“We are living within the rewrite of history”
A Black History Month Q&A with Michelle Gordon, member of N1 WI, Middlesex Federation and a co-founder of the WI Wanderers Facebook group, where WI members can visit each other’s virtual events and connect with other members during lockdown. We caught up with her for her thoughts on Black History Month.
Photo by Anne-Marie Bickerton
Q: Tell us a bit about yourself.
I am very proud to call myself a Londoner – I was born in Islington and I am the youngest of four children. I started my career off in education and then switched to financial services and went to work in the city. The demographic in the city was the same in most organisations: in board meetings, I was regularly the only Black person as well as being the only woman.
I learnt from the best, working with some of the most exceptional people who mentored me throughout my career. There were low points: being overlooked for roles because I didn’t know the “right” people; working hard at a project only to hear that someone else was trying to take credit for it; prejudged because of my sex or colour. I persevered and let my work speak for itself.
Q: Who are some black women who inspire you?
There are numerous Black women that inspire me – none more than my mum, Evette, and her sister Elaine. They came to Islington, London in the 1960s from Jamaica. My grandfather was already here as were quite a few members of our family. It was not an easy time to be in London, but they quickly established themselves in the community. After having a family, my aunt pursued a career in the government and my mum went to work in the banking sector.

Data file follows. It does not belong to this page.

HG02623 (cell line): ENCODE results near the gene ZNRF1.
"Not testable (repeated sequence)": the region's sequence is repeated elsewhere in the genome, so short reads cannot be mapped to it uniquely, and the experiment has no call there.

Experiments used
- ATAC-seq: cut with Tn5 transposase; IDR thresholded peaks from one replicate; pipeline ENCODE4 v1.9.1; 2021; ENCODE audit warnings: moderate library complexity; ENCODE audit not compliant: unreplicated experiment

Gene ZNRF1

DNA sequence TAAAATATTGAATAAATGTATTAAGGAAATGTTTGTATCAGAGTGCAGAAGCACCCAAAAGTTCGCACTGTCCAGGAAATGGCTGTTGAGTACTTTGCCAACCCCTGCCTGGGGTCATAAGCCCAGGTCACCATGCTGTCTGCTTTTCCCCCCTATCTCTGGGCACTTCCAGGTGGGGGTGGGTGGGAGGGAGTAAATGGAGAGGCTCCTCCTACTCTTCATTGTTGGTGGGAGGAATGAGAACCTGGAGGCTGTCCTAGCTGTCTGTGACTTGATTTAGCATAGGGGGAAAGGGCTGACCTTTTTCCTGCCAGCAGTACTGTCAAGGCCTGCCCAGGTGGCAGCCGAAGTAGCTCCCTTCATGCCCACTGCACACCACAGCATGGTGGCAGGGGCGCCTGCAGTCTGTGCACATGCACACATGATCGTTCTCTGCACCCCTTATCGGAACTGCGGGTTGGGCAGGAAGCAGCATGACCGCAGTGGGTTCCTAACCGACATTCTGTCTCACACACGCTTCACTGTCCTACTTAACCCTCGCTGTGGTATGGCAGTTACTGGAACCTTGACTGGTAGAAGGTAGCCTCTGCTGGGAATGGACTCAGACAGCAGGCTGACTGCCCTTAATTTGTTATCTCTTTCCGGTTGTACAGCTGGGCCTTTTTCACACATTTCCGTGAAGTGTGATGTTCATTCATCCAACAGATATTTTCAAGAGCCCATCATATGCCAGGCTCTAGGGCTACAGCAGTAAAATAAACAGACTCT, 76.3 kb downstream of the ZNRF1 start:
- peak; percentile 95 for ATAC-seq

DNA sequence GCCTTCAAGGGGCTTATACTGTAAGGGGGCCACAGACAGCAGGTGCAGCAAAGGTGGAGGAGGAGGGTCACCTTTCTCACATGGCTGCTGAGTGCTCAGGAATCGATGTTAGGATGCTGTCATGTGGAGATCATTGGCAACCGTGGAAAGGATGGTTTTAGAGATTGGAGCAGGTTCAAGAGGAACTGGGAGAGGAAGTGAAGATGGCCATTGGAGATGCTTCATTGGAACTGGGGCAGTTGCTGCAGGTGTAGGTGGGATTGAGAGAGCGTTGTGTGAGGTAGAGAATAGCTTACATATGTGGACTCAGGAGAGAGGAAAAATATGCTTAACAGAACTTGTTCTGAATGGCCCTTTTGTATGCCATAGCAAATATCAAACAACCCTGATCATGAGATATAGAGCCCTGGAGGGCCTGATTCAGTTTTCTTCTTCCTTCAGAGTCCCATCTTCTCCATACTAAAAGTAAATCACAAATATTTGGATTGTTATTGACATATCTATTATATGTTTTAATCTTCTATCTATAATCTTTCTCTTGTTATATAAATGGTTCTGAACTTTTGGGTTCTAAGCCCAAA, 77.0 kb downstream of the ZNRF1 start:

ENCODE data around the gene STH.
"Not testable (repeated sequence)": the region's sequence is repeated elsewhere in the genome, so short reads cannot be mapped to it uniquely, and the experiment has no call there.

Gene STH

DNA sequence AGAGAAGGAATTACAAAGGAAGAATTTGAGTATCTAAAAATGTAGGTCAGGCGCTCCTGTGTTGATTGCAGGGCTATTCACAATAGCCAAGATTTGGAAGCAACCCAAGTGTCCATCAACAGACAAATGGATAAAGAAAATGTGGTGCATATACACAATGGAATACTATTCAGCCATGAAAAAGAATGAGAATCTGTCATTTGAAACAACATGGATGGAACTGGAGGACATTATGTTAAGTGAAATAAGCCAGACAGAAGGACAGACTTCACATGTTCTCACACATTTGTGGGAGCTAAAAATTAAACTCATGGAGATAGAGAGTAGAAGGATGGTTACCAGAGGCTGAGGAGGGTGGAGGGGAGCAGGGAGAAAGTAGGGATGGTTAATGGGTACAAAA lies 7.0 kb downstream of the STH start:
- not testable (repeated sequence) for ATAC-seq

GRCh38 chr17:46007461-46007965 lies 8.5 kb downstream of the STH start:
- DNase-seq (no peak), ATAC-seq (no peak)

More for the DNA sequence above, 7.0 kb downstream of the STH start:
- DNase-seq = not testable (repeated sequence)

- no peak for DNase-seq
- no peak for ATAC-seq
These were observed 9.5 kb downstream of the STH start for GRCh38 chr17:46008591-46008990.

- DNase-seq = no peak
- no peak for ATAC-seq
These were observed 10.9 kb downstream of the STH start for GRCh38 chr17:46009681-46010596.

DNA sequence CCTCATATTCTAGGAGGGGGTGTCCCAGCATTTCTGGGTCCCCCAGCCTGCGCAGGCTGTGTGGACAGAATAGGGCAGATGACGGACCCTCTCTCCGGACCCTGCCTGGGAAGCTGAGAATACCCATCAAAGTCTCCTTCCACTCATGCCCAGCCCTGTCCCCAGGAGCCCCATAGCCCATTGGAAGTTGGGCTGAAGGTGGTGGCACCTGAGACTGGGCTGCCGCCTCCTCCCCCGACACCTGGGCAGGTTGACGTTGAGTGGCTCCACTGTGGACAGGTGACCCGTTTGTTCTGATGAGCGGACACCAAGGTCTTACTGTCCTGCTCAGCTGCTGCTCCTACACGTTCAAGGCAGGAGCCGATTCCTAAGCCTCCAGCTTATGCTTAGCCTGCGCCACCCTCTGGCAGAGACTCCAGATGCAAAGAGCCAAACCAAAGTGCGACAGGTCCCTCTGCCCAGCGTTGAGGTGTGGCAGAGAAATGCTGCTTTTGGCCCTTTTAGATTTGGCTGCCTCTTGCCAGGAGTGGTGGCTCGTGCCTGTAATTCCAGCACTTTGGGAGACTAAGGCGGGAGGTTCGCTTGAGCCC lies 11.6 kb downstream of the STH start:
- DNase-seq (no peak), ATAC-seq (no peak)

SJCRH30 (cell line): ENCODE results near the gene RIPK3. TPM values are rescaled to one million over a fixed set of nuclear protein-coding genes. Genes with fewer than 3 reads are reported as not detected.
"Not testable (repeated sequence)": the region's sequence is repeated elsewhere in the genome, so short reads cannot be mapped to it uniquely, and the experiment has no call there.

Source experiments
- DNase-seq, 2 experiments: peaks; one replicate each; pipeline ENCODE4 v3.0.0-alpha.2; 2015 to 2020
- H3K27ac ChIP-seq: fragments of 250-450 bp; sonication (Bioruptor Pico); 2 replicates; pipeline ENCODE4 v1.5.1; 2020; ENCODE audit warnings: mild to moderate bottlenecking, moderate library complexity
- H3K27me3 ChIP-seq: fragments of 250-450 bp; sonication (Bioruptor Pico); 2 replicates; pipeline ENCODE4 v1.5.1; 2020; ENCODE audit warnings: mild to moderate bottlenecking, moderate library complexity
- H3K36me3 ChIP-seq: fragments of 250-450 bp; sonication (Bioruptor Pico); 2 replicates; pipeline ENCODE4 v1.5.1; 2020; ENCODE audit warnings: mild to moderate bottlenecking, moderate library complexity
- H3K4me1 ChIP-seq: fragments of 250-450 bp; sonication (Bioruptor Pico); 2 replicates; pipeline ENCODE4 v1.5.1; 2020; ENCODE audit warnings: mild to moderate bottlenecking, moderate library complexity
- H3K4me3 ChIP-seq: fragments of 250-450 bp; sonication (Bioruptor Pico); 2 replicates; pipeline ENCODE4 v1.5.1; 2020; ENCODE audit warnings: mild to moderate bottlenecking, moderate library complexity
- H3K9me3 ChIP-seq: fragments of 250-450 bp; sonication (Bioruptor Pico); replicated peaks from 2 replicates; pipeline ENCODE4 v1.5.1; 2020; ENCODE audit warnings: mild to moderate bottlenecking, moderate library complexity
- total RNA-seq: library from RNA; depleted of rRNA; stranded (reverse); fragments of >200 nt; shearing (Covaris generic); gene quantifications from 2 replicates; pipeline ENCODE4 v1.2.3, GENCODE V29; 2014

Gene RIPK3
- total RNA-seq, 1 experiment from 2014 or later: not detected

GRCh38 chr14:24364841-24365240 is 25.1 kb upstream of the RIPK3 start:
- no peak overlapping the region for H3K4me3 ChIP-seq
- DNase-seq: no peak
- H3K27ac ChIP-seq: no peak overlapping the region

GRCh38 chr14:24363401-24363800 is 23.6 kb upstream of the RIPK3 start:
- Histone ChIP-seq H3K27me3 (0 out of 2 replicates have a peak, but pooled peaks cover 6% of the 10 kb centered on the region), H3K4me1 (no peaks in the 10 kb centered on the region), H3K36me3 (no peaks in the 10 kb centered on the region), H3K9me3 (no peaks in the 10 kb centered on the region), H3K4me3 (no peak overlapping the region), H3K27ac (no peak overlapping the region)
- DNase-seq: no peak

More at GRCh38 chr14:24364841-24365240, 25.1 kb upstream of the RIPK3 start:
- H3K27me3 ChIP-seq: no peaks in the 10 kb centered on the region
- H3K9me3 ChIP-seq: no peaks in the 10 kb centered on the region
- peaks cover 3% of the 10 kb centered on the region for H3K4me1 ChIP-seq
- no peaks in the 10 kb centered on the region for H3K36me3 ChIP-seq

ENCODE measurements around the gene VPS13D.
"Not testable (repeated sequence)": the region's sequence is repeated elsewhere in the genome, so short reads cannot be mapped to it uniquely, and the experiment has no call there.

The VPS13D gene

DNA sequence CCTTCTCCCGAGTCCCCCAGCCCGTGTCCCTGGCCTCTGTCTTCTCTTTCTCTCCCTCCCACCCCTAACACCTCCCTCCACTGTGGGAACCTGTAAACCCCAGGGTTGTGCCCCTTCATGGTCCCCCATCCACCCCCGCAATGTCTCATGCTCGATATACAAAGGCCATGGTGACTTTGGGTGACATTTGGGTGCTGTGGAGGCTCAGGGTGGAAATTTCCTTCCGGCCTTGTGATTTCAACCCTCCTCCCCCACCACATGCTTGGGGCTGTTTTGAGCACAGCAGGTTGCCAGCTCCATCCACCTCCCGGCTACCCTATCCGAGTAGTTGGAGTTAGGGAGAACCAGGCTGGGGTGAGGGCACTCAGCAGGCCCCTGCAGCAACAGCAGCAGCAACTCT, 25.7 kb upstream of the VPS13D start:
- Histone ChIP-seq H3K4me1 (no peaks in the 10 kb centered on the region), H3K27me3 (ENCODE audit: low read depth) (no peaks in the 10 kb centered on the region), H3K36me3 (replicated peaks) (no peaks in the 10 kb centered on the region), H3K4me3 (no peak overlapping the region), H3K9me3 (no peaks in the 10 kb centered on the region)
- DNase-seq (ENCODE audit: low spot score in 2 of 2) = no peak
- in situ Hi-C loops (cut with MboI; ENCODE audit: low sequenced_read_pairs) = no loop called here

Whilst working in a predominantly white male environment, both women came up against lots of issues. They had a way of turning every roadblock or unsavoury incident into something positive. As children and then young adults, we watched and admired these two women in what seemed to be a big scary world. My mum had a highly successful career in banking and my aunt went on to receive an MBE for her amazing work.
Whilst in my twenties, I discovered the writer and activist Maya Angelou. I saw this quote on a poster and it has become my life mantra:
"My mission in life is not merely to survive, but to thrive; and to do so with some passion, some compassion, some humour & some style.”
Here she is in all her glory reciting her brilliant poem, “And Still I Rise”.
Q: For Black History Month in 2020, what’s an area of history you’d like to see highlighted?
I would like more focus on British-Jamaican nurse, healer and businesswoman Mary Seacole and other forgotten heroes. I recently heard someone say, “Black people are trying to rewrite history.” My reply was, “We are currently living within the rewrite.” It is important to recognise that our ancestors may have made some mistakes and the current history books may not be a true reflection of what actually happened. This does not mean blaming each other and fighting about decisions that were made way before any of us was around. It should mean working together to ensure that details are corrected and that it never happens again.
Q: What change would you most like to see in UK society in the future?
I would love to see UK society more unified. I believe that people need to be more accepting of change. The questions we’re asking ourselves should be: how can we make things better? How can we knowledge-share to a point that Black History Month becomes obsolete because it has been accurately integrated in this country’s history books? Maybe this will happen in 2021 – I remain hopeful.
WI members can request to join the WI Wanderers Facebook group at http://www.facebook.com/groups/wiwanderers.